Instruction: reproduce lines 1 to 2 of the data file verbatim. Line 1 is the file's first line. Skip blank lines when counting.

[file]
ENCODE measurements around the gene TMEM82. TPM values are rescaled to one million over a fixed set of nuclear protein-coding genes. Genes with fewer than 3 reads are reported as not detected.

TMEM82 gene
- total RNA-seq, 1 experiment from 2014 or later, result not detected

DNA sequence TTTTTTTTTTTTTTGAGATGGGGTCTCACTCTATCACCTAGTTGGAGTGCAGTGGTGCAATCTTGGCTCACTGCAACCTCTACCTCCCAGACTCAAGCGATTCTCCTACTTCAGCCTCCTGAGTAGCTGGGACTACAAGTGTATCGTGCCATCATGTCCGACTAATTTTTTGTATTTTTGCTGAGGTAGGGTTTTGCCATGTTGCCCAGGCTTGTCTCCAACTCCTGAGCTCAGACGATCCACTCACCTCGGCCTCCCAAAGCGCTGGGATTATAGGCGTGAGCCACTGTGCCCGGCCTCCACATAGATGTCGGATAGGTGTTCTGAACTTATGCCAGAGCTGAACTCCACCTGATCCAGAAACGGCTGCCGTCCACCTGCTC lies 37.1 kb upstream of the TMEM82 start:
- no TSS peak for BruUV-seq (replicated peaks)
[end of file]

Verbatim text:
ENCODE measurements around the gene TMEM82. TPM values are rescaled to one million over a fixed set of nuclear protein-coding genes. Genes with fewer than 3 reads are reported as not detected.

TMEM82 gene